The Ventures

The Ventures

Synopsis of Pop Music

Although they aren’t often heard on the radio today, instrumental hits were a staple of pop music well into the 1970’s. They ranged from gimmick tunes to pop adaptations of classical music, and the bands that performed them usually ended up as one-hit wonders. Defying those odds, the Ventures were able to turn this style of music into a full-fledged career by letting their sound evolve, incorporating trends like surf and psychedelia as they popped up. In the process, the Ventures scored several hits with their tight, catchy instrumental rock sound and influenced aspiring rockers all over the world to form their own bands.

The story of the Ventures began in 1959 when a rock combo called the Impacts decided to forsake vocal tunes to ‘go instrumental.’ They began gigging in Washington and recorded a pop version of the Chet Atkins tune “Walk, Don’t Run” in their spare time. It matched a catchy beat to a moody twin-guitar sound and got the Ventures some airplay after a deejay friend decided to use it as a lead-in to his news stories. It became popular with listeners and thus came to the attention of a record company who gave the group a contract. In 1960, “Walk Don’t Run” was released nationally and became a #2 hit.

The Ventures continued to score single hits with pop-inflected rockers like "Perfidia" and "Ram-Bunk-Shush." However, they found their biggest success in the album field when they decided to build albums around themes. The first was The Colorful Ventures, which consisted of tunes that mentioned a color in their title like “Blue Moon” and “Yellow Bird.” After realizing their music was popular at parties, the Ventures also began making danceable albums like Twist With The Ventures. They gradually expanded their studio sound to include elements like horns, strings and a vocal chorus.

In 1963, the Ventures scored their biggest album hit with The Ventures Play Telstar and the Lonely Bull, an album of instrumental covers. The next year, they recorded one of their most influential albums, The Ventures In Space, which used high-tech effects to achieve a spacey, hard-driving sound that made it a favorite with fellow rock groups like the Who. Meanwhile, the Ventures continued to incorporate new trends into their sound. They tackled surf music on albums like Surfing and scored a hit with "Walk Don’t Run ‘64," a surf-styled remake of their first hit.

The Ventures also made an important contribution to rock music in the 1960’s by releasing a series of albums entitled Play Guitar With The Ventures. These instructional albums included guides that helped would-be rockers learn how to play guitar Ventures-style. The group also continued to record theme albums throughout the end of the 1960’s and frequently tackled psychedelia on outings like Flights of Fantasy and Super Psychedelics. They scored a major international hit in 1969 when they recorded the driving, surf-style theme for the classic television show Hawaii Five-O.

After this hit, the Ventures begin to concentrate their efforts on foreign markets, especially Japan. They become favorites on Japanese shores after a groundbreaking 1965 tour and would eventually record special albums exclusively for Japan like The Latin Album. They continued to record throughout the 70’s, incorporating such styles as funk, reggae and disco into their repertoire. The group also did albums built around particular songwriters, like The Ventures Play The Jim Croce Songbook. The Ventures slowed down a bit in the 80’s, but still continued to record and tour on a regular basis.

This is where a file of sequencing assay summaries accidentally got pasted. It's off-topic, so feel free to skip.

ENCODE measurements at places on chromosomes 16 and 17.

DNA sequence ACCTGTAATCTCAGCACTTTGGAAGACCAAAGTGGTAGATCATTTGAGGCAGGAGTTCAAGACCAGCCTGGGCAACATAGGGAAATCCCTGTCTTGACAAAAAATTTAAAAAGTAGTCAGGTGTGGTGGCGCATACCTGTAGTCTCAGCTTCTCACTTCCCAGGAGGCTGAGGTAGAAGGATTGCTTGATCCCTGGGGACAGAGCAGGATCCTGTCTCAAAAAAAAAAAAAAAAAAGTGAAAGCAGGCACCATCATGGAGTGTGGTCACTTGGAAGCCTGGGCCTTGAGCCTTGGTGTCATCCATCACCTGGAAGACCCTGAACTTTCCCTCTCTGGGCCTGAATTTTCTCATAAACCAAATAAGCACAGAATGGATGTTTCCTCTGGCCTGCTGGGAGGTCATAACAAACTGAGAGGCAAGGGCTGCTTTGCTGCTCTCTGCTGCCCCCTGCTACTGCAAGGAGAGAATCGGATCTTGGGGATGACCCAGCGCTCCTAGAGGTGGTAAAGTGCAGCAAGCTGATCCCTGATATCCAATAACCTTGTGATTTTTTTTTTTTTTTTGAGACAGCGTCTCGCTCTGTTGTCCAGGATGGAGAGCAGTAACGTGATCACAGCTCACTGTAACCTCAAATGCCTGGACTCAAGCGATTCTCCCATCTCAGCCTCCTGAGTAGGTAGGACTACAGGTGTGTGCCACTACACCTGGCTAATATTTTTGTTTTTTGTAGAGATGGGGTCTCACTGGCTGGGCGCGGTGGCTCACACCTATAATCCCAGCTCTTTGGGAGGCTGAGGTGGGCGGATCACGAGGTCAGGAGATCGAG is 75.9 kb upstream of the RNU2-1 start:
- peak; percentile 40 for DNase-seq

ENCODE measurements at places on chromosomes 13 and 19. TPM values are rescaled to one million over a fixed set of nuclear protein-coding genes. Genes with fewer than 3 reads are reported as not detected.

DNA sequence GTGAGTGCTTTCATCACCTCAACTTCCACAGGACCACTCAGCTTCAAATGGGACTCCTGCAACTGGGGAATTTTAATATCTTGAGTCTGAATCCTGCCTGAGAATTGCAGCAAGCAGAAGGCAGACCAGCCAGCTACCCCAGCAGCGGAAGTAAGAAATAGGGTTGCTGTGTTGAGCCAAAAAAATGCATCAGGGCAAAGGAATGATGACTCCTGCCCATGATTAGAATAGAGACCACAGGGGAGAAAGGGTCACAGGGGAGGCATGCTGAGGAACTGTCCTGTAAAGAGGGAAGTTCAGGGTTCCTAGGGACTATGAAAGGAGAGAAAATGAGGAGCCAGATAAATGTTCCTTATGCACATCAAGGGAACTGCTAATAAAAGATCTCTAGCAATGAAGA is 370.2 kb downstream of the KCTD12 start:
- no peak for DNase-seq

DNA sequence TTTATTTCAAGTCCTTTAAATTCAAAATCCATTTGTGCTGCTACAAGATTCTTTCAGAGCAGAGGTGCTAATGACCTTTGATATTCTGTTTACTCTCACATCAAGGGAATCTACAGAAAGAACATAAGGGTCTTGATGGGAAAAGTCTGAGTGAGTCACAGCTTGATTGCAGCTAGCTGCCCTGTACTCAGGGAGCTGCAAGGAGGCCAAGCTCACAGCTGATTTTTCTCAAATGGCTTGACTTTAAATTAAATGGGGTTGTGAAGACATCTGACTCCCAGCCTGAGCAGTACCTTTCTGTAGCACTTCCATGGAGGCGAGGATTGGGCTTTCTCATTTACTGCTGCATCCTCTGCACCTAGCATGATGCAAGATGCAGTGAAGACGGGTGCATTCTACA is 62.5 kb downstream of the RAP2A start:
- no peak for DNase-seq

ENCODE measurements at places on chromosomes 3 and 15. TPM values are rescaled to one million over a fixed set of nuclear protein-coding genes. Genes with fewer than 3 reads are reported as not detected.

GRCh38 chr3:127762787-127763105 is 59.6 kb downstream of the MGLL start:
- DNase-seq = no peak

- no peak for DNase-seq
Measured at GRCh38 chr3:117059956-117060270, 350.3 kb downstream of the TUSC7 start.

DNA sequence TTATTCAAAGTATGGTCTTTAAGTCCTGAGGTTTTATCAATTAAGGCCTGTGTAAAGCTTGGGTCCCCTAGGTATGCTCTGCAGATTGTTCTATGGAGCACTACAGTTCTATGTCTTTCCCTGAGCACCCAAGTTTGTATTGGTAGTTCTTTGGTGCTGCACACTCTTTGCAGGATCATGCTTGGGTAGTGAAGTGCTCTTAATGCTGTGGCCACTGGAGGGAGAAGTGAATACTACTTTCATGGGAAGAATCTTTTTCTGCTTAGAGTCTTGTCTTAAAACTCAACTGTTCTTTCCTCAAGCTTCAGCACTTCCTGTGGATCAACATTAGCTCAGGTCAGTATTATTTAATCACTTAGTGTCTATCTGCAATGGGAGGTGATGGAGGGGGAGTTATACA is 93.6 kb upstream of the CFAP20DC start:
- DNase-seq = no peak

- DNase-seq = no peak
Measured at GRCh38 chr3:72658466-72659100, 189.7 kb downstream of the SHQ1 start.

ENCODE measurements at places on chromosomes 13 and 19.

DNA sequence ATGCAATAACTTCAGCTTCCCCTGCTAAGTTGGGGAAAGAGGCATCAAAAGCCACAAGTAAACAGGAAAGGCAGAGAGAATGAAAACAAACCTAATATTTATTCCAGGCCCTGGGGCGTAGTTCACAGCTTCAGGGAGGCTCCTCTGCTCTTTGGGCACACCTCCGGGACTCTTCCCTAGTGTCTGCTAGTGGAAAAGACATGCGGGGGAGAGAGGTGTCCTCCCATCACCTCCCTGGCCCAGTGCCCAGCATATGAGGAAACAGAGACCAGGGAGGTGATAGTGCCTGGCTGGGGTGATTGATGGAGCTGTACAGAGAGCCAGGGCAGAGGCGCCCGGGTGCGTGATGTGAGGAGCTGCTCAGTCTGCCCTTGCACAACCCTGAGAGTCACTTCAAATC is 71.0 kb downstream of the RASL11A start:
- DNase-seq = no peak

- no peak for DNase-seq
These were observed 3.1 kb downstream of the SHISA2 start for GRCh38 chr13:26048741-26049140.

Recently, the Ventures have entered their fifth decade as a group. Their groundbreaking work was given the recognition it deserves in 1996 when they were inducted into the Rock and Roll Hall of Fame. That year, they also participated in a series of concerts held by the Smithsonian Institute to commemorate the invention of the electric guitar. Today, the Ventures continue to play sold-out concerts at locations as far and wide as San Diego and Tokyo. To many a pop fan, they are and will always be the original instrumental rockers.

Artist Release History

1961 - The Ventures
1961 - Another Smash!!!
1961 - The Colorful Ventures
1962 - Dance! (Twist with the Ventures)
1962 - Dance with the Ventures (The Ventures Twist)
1962 - The Ventures' Beach Party (Mashed Potatoes)
1962 - Going to the Ventures' Dance Party!
1962 - The Ventures Play Telstar, The Lonely Bull
1963 - Surfing Dolton
1963 - Bobby Vee Meets the Ventures
1963 - I Walk the Line (Ventures Play the Country)
1963 - Let's Go!
1963 - Ventures in Space Dolton
1964 - The Fabulous Ventures
1964 - Walk Don't Run, Vol. 2
1965 - The Ventures Knock Me Out!
1965 - Play Guitar with the Ventures, Vol. 2
1965 - Play Guitar with the Ventures, Vol. 3
1965 - Play Guitar with the Ventures, Vol. 4
1965 - Play Guitar with the Ventures
1965 - The Ventures in Japan (live)
1965 - The Ventures on Stage (live)
1965 - Ventures A Go-Go
1965 - The Ventures in Japan, Vol. 2 (live)
1965 - The Ventures' Christmas Album Razor & Tie
1966 - Where the Action Is!
1966 - All About the Ventures
1966 - Batman Theme (The Ventures)
1966 - Go with the Ventures!

Pop Sub Categories

rock
pop

Essential Music Albums

Walk Don’t Run – The Best Of The Ventures (EMI)
Play Telstar and the Lonely Bull/The Ventures In Space (EMI)

Band Members

Nokie Edwards lead guitar (1960-68, 1972-85)
Don Wilson guitar
Bob Bogle bass, guitar
Howie Johnson drums (1959-62)
Mel Taylor drums (1962-96)
Gerry McGee lead guitar (1968-72, 1985- )
John Durrill keyboards (1969-80)
Leon Taylor drums (1996- )

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